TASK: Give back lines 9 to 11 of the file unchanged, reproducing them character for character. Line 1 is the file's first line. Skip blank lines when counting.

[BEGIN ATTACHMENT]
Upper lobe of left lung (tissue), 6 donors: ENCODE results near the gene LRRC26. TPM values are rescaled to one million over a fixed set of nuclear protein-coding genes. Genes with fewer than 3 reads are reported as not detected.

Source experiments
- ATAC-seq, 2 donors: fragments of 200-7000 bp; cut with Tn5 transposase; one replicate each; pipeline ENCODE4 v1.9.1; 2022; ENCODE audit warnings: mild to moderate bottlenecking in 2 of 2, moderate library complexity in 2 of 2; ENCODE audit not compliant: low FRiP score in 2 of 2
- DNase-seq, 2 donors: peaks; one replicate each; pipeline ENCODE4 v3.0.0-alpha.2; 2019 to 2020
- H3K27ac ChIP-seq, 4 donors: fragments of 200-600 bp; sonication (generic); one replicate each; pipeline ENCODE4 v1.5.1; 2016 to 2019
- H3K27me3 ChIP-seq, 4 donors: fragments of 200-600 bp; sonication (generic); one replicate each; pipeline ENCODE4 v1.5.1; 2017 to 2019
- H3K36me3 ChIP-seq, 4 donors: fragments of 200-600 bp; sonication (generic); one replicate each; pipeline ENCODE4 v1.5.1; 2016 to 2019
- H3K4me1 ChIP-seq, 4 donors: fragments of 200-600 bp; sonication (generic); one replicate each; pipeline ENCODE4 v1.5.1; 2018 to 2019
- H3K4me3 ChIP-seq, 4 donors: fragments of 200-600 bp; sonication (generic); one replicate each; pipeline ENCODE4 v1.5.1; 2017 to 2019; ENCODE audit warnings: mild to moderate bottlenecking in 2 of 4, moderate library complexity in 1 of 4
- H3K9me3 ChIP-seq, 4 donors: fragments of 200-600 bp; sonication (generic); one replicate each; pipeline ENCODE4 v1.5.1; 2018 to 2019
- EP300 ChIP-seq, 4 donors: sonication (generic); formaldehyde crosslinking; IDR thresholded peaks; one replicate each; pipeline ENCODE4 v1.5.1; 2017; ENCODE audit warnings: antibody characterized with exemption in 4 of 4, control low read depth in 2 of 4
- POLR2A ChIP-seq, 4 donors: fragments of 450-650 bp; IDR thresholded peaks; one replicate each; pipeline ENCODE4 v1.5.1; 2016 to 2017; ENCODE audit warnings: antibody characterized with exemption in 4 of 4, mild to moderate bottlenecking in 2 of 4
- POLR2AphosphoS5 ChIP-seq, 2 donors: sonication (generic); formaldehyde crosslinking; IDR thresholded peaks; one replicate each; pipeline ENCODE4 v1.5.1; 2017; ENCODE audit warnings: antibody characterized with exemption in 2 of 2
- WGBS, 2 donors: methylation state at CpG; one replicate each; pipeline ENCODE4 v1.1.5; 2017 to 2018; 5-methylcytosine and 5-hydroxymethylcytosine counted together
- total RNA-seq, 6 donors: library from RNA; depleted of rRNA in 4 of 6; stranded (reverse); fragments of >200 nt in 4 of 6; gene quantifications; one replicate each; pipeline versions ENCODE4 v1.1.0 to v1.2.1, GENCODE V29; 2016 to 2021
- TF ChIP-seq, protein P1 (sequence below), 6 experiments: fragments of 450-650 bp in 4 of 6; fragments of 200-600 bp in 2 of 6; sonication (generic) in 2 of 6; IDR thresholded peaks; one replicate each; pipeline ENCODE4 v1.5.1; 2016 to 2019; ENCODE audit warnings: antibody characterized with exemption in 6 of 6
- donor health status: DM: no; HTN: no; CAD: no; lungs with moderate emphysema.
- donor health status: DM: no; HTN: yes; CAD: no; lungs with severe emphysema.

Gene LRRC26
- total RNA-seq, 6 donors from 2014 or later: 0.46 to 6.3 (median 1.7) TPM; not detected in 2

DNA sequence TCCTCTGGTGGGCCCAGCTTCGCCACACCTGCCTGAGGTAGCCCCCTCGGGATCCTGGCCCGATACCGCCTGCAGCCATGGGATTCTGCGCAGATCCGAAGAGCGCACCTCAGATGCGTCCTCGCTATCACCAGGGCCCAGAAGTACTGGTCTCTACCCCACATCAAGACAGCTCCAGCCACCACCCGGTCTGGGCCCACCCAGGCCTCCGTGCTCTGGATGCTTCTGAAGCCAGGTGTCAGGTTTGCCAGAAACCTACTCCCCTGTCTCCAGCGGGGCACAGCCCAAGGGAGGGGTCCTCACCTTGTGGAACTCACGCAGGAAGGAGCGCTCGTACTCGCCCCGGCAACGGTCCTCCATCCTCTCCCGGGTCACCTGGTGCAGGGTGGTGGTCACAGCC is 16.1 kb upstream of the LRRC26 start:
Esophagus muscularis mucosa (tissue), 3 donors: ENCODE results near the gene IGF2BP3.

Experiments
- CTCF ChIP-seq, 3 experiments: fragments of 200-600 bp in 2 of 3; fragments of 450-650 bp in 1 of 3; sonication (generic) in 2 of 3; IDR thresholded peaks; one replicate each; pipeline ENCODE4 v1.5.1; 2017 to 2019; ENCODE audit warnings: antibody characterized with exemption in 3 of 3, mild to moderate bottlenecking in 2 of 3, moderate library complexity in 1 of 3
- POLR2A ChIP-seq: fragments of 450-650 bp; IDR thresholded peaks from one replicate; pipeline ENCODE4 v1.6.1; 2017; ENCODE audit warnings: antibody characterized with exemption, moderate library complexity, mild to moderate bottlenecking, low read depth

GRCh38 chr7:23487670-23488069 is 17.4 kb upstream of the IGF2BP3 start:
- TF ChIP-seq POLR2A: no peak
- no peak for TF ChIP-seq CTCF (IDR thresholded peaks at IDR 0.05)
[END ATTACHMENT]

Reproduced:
- H3K4me3 ChIP-seq, 4 donors: fragments of 200-600 bp; sonication (generic); one replicate each; pipeline ENCODE4 v1.5.1; 2017 to 2019; ENCODE audit warnings: mild to moderate bottlenecking in 2 of 4, moderate library complexity in 1 of 4
- H3K9me3 ChIP-seq, 4 donors: fragments of 200-600 bp; sonication (generic); one replicate each; pipeline ENCODE4 v1.5.1; 2018 to 2019
- EP300 ChIP-seq, 4 donors: sonication (generic); formaldehyde crosslinking; IDR thresholded peaks; one replicate each; pipeline ENCODE4 v1.5.1; 2017; ENCODE audit warnings: antibody characterized with exemption in 4 of 4, control low read depth in 2 of 4